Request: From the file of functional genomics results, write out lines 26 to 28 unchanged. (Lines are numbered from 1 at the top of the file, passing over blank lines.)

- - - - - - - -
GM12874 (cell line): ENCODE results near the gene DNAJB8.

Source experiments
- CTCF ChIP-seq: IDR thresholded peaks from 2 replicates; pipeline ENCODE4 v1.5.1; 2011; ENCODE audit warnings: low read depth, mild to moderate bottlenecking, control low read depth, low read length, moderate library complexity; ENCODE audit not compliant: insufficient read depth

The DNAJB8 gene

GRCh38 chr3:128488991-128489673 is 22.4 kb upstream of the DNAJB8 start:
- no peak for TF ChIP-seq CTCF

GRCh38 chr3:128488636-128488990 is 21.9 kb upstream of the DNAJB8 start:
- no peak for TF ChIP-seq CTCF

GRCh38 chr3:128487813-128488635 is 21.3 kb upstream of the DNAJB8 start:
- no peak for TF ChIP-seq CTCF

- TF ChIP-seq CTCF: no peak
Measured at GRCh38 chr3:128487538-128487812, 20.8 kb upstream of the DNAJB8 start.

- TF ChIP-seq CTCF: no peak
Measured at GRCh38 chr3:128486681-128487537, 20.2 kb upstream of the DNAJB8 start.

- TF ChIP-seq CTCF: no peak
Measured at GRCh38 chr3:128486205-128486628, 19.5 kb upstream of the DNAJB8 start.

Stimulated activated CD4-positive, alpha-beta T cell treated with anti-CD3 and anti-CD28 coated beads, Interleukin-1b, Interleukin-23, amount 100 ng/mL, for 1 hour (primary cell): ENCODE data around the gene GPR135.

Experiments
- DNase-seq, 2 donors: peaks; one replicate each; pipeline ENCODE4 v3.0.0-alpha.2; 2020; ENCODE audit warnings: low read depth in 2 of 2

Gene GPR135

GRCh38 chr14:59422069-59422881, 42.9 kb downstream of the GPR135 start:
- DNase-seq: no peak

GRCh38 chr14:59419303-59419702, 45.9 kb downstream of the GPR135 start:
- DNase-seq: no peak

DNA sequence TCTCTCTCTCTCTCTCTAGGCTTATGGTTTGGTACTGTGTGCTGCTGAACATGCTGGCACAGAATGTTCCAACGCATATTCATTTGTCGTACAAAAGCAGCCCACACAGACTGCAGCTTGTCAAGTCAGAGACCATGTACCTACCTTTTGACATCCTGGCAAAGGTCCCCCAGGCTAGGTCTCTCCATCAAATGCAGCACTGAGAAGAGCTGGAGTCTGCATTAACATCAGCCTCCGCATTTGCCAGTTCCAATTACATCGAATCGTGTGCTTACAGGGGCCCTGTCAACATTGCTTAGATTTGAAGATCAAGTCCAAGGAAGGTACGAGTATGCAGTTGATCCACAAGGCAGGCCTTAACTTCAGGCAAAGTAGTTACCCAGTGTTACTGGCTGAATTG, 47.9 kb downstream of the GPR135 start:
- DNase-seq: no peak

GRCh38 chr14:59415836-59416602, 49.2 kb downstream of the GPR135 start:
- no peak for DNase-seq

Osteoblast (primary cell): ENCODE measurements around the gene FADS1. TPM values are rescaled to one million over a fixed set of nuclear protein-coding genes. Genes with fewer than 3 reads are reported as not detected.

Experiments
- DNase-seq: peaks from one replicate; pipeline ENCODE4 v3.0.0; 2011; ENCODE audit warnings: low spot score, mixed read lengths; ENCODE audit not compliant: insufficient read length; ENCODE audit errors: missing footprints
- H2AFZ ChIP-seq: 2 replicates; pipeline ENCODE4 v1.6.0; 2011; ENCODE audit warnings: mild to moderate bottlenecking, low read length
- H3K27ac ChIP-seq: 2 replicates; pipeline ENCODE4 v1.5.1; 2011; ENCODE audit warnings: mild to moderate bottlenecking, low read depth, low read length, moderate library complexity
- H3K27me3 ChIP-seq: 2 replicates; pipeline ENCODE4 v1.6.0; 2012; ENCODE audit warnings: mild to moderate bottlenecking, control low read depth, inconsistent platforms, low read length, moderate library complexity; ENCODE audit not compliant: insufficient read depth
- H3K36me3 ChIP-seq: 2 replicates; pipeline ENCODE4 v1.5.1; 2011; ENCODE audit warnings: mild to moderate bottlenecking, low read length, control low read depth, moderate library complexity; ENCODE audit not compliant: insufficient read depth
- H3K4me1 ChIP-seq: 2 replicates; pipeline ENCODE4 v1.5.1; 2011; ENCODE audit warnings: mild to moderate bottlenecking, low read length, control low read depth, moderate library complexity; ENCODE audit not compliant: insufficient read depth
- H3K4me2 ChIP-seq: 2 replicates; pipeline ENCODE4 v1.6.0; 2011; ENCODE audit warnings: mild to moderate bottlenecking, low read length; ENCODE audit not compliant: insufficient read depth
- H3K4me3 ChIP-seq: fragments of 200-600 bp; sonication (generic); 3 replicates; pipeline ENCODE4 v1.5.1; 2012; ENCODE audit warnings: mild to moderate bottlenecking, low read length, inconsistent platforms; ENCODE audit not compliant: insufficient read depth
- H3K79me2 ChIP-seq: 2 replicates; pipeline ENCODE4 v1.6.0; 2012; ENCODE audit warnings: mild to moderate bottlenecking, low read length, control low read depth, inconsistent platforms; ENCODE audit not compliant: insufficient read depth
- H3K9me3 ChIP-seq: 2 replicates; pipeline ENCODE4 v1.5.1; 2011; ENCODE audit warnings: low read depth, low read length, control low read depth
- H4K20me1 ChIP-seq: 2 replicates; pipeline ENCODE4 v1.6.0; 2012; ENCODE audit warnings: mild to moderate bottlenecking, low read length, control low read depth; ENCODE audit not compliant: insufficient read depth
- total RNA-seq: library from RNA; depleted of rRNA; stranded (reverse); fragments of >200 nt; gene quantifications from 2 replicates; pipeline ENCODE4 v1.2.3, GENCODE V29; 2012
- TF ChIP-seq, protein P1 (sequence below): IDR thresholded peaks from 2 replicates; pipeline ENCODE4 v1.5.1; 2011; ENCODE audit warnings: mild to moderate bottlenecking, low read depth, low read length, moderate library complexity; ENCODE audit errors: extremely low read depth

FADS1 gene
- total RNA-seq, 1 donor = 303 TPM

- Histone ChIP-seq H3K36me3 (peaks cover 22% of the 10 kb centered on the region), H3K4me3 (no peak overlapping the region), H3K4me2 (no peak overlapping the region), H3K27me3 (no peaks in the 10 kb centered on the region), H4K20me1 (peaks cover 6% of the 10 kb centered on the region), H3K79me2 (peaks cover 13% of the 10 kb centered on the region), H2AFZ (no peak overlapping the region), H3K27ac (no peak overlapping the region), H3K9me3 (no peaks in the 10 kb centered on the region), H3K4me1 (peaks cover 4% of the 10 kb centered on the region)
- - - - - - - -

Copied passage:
- DNase-seq: no peak

GRCh38 chr14:59415836-59416602, 49.2 kb downstream of the GPR135 start:
- no peak for DNase-seq